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Fire Technology

, Volume 50, Issue 1, pp 9–38 | Cite as

Characterization of Fuel Properties and Fire Spread Rates for Little Bluestem Grass

  • K. J. Overholt
  • J. Cabrera
  • A. Kurzawski
  • M. Koopersmith
  • O. A. Ezekoye
Article

Abstract

Rapid urban sprawl and population decentralization in recent decades have increased the size of the wildland-urban interface and resulted in higher community risk and vulnerability to wildfire. This paper primarily focuses on understanding grass-fueled fires common to Texas and improving the understanding of the physics and fire dynamics that are inherent in the grassland and prairie flame spread problem. Little bluestem (Schizachyrium scoparium) grass was chosen as the grassland fuel due to its prevalent coverage in the Texas area and its relevance to grassland fires in Texas. The methodology in this study relies on a framework to characterize fuel properties of little bluestem grass using small- and intermediate-scale experiments to better predict full-scale fire behavior. An intermediate-scale numerical flame spread model was developed for grass fuels that accounts for fuel moisture content to calculate the mass versus time of a burning little bluestem plant. The results of the small- and intermediate-scale experiments were used to develop input parameters for a field-scale numerical simulation of a grass field using a physics-based computational fire model, Wildland-urban interface Fire Dynamics Simulator (WFDS). A sensitivity analysis was performed to determine the effect of varying WFDS input parameters on the fire spread rate. The results indicate that the fuel moisture content had the most significant impact on the fire spread rate.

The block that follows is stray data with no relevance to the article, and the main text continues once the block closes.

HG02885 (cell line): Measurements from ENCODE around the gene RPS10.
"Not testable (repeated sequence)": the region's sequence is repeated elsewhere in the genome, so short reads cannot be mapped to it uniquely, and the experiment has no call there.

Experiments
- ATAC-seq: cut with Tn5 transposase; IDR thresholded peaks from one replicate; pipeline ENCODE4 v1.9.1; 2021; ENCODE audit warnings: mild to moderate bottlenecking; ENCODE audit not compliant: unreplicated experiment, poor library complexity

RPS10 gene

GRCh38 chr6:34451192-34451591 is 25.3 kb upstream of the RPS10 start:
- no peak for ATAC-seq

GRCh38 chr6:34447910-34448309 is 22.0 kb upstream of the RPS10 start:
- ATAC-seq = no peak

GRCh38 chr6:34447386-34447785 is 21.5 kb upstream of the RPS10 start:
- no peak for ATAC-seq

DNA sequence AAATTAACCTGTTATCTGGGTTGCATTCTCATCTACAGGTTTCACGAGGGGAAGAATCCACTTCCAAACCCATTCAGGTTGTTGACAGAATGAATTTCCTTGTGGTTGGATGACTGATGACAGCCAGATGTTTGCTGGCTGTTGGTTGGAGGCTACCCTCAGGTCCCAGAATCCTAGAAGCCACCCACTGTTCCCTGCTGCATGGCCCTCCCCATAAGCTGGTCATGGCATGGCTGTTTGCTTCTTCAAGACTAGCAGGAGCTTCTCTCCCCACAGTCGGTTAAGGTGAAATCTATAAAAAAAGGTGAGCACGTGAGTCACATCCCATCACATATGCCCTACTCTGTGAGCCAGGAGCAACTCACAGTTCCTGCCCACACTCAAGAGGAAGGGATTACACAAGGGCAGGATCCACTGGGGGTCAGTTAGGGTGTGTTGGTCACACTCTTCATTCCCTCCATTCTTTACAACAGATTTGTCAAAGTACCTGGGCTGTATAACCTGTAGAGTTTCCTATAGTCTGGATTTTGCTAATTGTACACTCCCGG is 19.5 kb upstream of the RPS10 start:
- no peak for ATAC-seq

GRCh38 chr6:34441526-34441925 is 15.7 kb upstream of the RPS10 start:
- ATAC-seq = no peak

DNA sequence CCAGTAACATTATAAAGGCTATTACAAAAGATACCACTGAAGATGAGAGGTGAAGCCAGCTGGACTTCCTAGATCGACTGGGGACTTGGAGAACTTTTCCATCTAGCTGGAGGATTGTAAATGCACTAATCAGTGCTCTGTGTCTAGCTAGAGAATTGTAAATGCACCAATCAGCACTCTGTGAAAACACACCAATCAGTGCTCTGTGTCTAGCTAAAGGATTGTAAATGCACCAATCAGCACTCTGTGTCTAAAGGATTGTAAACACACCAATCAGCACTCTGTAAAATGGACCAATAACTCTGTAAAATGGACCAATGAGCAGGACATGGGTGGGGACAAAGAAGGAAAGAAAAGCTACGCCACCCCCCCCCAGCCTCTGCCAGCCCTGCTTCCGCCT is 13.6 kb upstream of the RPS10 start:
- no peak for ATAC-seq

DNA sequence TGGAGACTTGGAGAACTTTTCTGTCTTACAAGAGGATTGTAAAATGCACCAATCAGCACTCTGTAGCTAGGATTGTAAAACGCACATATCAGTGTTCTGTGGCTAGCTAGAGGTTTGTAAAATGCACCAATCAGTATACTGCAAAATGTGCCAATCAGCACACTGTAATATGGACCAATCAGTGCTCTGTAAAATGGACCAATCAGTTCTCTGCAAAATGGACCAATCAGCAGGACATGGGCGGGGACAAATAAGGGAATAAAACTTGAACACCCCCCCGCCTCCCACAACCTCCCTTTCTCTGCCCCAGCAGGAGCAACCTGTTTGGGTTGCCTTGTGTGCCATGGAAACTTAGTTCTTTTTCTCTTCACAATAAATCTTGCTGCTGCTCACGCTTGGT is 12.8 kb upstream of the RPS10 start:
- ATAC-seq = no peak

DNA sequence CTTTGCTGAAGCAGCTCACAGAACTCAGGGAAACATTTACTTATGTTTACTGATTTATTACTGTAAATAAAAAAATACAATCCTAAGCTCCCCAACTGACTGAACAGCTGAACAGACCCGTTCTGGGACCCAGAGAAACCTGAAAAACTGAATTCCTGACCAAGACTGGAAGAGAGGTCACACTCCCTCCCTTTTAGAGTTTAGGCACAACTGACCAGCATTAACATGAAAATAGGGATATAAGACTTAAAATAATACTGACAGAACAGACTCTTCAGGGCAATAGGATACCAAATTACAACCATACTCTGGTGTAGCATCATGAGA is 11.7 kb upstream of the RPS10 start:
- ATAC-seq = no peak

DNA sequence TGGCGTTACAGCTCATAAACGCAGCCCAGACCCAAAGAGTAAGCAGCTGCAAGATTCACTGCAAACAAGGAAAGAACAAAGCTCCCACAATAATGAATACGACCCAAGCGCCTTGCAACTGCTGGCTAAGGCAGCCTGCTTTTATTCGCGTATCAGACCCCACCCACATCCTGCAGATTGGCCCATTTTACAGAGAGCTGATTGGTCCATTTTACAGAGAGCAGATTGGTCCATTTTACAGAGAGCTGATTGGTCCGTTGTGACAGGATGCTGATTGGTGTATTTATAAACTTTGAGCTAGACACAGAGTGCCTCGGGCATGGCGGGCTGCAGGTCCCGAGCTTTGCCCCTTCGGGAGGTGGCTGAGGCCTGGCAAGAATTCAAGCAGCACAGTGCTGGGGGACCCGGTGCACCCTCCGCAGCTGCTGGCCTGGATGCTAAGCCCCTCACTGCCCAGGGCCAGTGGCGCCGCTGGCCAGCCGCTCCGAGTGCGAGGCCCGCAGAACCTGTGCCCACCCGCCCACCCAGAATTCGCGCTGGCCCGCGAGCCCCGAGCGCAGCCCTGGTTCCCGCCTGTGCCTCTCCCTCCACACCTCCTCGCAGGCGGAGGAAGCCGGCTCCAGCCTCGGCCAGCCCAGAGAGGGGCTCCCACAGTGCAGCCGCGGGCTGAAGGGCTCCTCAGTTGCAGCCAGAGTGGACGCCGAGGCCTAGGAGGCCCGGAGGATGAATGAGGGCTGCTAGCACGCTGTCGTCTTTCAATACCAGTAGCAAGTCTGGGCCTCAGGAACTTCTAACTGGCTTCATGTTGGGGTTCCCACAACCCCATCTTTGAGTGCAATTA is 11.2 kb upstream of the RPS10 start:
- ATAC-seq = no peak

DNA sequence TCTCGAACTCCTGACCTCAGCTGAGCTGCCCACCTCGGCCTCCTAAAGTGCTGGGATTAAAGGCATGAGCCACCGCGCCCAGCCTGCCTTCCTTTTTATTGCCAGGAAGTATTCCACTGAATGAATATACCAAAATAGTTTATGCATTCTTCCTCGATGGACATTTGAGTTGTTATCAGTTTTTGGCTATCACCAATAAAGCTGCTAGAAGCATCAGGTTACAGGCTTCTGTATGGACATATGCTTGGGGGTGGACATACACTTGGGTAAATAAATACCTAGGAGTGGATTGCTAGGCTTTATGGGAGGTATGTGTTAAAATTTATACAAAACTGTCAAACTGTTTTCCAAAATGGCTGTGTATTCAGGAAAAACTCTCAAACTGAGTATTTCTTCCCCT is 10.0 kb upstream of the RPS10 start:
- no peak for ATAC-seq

Keywords

Wildland fires WUI fires Grassland fires Grass fuel properties Wildland fire modeling WFDS 

Notes

Acknowledgments

The authors acknowledge contributions from and collaboration with Karen Ridenour and Richard Gray of Texas Forest Service, Kate Crosthwaite of Texas National Guard, and Craig Weinschenk of National Institute of Standards and Technology. The authors also thank Ruddy Mell for his useful comments on the details of WFDS.

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Copyright information

© Springer Science+Business Media, LLC 2012

Authors and Affiliations

  • K. J. Overholt
    • 1
  • J. Cabrera
    • 1
  • A. Kurzawski
    • 1
  • M. Koopersmith
    • 1
  • O. A. Ezekoye
    • 1
  1. 1.Department of Mechanical EngineeringUniversity of TexasAustinUSA

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